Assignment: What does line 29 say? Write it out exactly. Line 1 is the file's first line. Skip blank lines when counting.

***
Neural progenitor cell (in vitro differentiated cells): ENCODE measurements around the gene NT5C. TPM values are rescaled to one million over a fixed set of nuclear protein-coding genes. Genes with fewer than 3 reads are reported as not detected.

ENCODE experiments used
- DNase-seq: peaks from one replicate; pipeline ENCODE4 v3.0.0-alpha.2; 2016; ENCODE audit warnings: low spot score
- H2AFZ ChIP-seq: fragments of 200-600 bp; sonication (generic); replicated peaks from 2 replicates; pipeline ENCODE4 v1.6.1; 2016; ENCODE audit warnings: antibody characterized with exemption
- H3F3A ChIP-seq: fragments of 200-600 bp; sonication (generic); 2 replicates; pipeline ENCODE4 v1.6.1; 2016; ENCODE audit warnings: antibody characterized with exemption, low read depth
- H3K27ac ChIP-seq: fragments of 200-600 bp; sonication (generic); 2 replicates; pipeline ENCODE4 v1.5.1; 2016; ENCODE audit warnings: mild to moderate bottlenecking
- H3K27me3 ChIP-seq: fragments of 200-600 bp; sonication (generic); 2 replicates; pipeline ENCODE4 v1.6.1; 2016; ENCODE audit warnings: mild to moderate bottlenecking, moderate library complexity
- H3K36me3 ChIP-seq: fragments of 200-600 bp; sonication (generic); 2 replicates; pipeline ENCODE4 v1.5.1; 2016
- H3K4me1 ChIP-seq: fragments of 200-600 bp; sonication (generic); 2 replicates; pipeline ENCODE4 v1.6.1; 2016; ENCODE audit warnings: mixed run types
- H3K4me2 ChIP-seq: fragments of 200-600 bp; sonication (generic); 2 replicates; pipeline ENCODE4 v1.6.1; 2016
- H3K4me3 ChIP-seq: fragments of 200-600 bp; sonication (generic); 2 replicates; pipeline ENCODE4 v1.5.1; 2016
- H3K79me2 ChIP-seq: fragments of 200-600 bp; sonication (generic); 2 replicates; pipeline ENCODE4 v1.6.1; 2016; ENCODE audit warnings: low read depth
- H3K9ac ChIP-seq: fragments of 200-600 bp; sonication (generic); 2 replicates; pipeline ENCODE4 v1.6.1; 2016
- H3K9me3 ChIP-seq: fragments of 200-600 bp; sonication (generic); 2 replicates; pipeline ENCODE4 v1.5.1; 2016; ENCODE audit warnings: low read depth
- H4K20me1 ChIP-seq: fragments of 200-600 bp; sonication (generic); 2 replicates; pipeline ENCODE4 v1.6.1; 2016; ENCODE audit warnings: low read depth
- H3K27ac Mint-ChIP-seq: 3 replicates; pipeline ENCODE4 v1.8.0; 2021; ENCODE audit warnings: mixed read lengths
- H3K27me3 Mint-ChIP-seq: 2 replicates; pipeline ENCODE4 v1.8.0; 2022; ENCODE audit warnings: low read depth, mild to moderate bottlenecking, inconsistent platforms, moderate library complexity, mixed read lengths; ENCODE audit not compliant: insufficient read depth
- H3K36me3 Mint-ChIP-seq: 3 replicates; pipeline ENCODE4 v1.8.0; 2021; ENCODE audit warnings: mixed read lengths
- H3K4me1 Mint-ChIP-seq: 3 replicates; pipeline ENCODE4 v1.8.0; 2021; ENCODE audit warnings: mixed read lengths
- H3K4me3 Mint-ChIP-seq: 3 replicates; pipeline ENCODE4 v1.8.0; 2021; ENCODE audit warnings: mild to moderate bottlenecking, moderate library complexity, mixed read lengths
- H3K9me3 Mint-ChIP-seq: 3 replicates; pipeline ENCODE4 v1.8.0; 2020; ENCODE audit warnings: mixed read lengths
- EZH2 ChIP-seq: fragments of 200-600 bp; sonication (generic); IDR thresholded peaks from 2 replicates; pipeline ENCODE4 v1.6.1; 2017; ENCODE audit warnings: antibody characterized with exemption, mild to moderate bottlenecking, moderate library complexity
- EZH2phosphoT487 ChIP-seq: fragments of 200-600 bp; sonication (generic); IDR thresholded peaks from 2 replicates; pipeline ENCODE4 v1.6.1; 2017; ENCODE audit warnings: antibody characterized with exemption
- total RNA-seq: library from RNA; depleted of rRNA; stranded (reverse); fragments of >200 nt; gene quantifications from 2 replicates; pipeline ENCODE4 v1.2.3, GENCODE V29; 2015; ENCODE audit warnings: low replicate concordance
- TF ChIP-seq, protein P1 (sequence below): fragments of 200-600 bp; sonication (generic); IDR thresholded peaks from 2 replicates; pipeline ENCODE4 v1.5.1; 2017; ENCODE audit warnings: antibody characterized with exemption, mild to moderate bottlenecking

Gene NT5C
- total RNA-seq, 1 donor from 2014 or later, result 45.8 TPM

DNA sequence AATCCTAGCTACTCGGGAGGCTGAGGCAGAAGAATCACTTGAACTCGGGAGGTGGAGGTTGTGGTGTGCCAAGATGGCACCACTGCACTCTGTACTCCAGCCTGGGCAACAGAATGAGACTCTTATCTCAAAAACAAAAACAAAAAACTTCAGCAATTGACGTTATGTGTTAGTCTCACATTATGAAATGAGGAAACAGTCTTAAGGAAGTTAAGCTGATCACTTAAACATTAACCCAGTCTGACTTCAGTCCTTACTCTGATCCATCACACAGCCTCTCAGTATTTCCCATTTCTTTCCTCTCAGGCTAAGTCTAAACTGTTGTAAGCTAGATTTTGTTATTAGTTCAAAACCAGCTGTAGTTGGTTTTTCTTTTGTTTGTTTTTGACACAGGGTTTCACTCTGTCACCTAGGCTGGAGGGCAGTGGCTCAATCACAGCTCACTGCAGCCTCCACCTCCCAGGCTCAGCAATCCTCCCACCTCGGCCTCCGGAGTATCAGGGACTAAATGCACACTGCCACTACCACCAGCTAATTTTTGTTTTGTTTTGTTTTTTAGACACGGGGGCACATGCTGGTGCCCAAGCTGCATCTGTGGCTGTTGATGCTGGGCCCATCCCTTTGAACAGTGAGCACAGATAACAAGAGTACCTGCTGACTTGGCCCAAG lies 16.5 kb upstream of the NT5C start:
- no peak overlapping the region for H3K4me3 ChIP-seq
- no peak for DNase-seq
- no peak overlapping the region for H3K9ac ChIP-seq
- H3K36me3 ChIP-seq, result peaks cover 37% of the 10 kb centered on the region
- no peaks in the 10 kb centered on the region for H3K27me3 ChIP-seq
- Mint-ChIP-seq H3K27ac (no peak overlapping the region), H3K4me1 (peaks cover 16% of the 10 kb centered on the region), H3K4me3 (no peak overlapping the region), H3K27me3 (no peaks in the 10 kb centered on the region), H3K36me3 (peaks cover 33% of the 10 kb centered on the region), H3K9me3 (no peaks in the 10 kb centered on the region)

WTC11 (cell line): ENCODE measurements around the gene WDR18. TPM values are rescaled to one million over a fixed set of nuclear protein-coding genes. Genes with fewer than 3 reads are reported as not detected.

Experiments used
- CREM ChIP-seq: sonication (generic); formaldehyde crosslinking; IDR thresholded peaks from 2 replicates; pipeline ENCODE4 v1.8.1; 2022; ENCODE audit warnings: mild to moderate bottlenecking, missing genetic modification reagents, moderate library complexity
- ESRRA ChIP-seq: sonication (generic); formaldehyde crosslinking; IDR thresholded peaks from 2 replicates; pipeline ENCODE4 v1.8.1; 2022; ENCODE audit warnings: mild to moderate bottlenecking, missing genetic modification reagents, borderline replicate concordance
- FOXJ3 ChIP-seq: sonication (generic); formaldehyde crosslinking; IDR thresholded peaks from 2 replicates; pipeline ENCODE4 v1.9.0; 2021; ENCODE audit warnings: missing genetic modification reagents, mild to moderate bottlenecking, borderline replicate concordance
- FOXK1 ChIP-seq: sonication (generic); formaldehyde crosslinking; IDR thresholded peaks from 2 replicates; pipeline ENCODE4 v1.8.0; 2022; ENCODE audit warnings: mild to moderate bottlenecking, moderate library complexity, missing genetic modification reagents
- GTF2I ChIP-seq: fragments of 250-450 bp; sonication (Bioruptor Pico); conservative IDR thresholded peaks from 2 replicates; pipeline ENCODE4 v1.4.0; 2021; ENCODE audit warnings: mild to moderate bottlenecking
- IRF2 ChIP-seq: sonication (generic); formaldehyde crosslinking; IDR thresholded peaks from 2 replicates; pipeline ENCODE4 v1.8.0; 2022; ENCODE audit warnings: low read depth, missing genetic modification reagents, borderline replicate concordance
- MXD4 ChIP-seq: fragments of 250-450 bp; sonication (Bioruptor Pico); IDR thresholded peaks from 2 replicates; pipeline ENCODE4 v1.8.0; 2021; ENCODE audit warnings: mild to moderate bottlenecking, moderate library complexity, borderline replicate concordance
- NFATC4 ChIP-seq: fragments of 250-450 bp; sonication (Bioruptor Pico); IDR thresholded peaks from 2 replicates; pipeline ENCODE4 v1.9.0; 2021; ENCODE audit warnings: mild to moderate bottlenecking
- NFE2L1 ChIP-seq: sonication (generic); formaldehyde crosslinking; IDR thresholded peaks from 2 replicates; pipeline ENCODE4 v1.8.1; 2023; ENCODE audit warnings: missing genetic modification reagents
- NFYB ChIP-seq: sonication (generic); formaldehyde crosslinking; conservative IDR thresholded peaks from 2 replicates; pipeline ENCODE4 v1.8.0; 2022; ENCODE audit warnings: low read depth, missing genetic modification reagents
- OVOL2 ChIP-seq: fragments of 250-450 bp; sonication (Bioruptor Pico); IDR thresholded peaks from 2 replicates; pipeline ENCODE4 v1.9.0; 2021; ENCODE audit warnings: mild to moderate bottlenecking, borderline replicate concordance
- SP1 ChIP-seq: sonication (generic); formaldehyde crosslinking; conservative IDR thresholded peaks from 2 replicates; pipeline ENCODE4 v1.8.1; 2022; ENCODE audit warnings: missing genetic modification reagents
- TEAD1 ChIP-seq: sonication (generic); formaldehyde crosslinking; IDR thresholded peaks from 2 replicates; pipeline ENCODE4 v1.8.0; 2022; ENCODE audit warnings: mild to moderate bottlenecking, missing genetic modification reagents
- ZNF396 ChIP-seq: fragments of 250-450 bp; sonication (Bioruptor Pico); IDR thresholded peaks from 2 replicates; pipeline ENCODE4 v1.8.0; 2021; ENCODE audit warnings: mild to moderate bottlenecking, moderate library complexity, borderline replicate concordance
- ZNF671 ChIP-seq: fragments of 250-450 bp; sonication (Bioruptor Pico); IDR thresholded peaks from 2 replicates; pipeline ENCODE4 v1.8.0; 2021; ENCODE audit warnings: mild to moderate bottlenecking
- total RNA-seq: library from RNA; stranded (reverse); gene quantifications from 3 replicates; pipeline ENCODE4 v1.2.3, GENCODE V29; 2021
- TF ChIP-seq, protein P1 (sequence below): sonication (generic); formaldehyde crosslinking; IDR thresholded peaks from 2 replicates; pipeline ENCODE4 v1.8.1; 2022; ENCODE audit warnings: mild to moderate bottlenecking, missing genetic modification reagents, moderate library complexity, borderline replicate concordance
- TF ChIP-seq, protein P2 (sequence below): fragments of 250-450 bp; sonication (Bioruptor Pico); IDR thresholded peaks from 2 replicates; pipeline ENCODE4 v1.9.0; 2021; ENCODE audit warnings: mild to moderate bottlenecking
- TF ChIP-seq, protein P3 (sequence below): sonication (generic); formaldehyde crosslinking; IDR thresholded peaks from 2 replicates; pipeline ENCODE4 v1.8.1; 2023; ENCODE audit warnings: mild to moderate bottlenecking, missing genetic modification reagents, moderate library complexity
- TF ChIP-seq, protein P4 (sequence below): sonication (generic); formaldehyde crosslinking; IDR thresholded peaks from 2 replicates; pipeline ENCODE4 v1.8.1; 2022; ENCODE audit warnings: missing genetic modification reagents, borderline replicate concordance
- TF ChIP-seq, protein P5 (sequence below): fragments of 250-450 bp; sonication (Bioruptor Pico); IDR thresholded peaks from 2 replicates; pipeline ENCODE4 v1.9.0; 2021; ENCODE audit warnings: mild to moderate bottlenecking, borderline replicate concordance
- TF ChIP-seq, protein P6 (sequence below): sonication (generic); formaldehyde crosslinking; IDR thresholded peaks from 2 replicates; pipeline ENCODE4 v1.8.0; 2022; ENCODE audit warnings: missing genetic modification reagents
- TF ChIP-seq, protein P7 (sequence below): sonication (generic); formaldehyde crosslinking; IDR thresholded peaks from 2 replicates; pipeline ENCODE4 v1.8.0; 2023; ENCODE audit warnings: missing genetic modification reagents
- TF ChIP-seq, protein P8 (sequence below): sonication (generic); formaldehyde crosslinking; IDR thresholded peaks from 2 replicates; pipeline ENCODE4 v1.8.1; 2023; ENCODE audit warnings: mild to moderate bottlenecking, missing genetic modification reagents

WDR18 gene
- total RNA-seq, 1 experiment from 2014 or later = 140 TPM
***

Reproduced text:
- no peak overlapping the region for H3K4me3 ChIP-seq